The decision by the Sri Lanka's main opposition United National party (UNP) to make public its opposition to a federal solution to end the ethnic conflict was inevitable. The move reveals the political - and moral - bankruptcy of the southern political establishment more generally and, in particular, the UNP. It also resolves one of the enduring debates about the Norwegian initiative: could peace have been possible with Ranil Wickremesinghe's UNP? The answer is no. An agreement might have been reached, but it would never have been implemented. Since independence, Sinhala leaders have abrogated every agreement on power-sharing reached with the Tamils. The UNP is clearly no different.
There are compelling reasons for the UNP's volte-face, not least a need to win back Sinhala voters amid confidence the LTTE can be defeated, thereby removing the need for concessions to the Tamils. The most important reason, as the party confessed with palpable relief, is that it was never committed to federalism. The 2002 agreement by the LTTE and the then UNP government to 'explore' federalism - later dubbed the 'Oslo Declaration' - was hailed by the international community. It was clear, however, that the UNP, with its tiny Parliamentary majority (well short of the requisite two thirds) could never push an agreement, even if reached, through. Moreover, with the ultra-nationalist JVP and the now ruling SLFP opposed to any deal the UNP struck, there was no hope of the Sinhala electorate endorsing the deal at a referendum. The UNP was therefore free to make any offer to the LTTE, confident it would not have to deliver, and reap the ensuing international kudos.
The international community was unconcerned by these technicalities: the famous Tokyo Declaration commended both sides "for their commitment to a lasting and negotiated peace based on a federal structure within a united Sri Lanka." Indeed, when the LTTE then called for an interim administration and submitted its ISGA proposal, it was lambasted for departing from the Oslo Declaration - even though an interim administration could easily have been a precursor to a federal unit. The Tokyo Declaration - with its steps to a solution - was denounced by Tamil nationalists as a 'road map to disarmament for the LTTE'. The events this month justify that criticism. If a federal solution had merit on its own terms as a solution to Sri Lanka's ethnic crisis, then that still holds - indeed, if anything, after the past couple of years, there is a greater case for strong federalism now. However, if federalism was posited in 2002 as either a device to split the Tamil liberation struggle (i.e. the 'intransigent' LTTE from the 'moderate' Tamils) or part of an elaborate exercise to defang the Tigers, then the events this month make different sense.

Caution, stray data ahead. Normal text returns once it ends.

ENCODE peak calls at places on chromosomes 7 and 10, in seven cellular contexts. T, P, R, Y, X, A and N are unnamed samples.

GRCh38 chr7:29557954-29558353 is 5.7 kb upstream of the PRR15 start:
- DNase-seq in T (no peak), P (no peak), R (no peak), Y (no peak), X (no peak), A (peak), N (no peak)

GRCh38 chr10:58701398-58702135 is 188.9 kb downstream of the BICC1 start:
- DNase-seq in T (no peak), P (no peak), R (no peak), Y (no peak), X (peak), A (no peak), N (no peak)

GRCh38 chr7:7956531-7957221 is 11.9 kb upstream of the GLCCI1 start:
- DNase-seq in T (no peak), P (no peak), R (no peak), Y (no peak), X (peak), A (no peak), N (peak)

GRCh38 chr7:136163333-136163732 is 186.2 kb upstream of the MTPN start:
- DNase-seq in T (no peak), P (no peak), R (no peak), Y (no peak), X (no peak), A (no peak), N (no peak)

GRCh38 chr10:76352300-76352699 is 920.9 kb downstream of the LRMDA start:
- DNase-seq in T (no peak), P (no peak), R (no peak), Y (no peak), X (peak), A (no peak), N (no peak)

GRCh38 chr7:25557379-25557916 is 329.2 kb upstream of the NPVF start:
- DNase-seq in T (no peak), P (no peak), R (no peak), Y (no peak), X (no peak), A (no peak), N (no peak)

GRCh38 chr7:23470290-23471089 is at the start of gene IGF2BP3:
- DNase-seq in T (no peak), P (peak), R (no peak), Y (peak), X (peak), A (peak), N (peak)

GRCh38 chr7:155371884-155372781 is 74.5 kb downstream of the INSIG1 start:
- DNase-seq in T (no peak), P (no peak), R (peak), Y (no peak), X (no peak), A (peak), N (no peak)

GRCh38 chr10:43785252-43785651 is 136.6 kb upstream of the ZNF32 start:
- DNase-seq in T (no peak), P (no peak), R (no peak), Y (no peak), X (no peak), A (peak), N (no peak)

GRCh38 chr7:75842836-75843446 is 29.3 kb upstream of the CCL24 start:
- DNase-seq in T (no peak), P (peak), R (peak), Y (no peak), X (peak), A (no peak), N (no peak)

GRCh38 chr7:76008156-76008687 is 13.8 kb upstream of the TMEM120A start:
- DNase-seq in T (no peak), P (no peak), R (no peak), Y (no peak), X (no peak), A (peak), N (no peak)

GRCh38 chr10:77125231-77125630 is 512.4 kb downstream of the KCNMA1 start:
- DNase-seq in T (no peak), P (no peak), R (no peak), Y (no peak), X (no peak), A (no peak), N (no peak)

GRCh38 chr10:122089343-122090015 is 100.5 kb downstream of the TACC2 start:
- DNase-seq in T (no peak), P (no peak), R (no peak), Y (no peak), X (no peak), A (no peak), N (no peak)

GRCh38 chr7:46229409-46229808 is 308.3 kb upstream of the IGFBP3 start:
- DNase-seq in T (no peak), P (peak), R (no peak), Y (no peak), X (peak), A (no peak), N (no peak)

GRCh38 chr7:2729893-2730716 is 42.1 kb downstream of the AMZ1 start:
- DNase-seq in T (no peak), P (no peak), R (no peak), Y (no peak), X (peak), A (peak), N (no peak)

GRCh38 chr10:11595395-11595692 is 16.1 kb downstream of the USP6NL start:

Of course advocates of federalism will decry this logic and protest that the Tamils themselves have not done enough to bolster the conditions for a federal solution. Their criticism misses the point. Any solution that satisfies the simplest Tamil aspirations will require a re-write, rather than tweaking, of Sri Lanka's unabashedly Sinhala supremacist constitution. None of the main Sinhala parties is prepared to do this, even if it will take the country into lasting peace, to say nothing of 21st century governance. Instead, fifty years after a Sinhala leader became prime minister on the inherently chauvinistic pledge to make Sinhalese the official language, Sri Lanka's main political parties are still outbidding each other to be the most tough on the Tamils. Those who have, from the outset, questioned the UNP's bona fides, have been criticized as hardliners, even 'spoilers'. But they have been thoroughly vindicated this month.
Interestingly, it is the international community, as evidenced by US Ambassador Robert O' Blake's recent comments, which is encouraging the UNP to go public with its rejection of federalism. This because the international community wants a 'regime change' in Sri Lanka, with the UNP back in power. But this has less to do with solving the ethnic question or ending Tamil suffering that a need to re-establish competent control over Sri Lanka's economy and state machinery. Whilst President Mahinda Rajapakse might be the right leader to prosecute a war against the Tigers, he and his clique are, to the international community's utter frustration, screwing up the country in the process. To this end, the hope is fresh parliamentary elections - off the back of a failed budget next month, perhaps - will put the UNP back in office.
But it is actually irrelevant to the Tamil question - and to a peace process - which Sinhala leadership is in office unless it is one prepared to defy the Sinhala nationalists and take a principled stand on a just solution. And the UNP is certainly not that.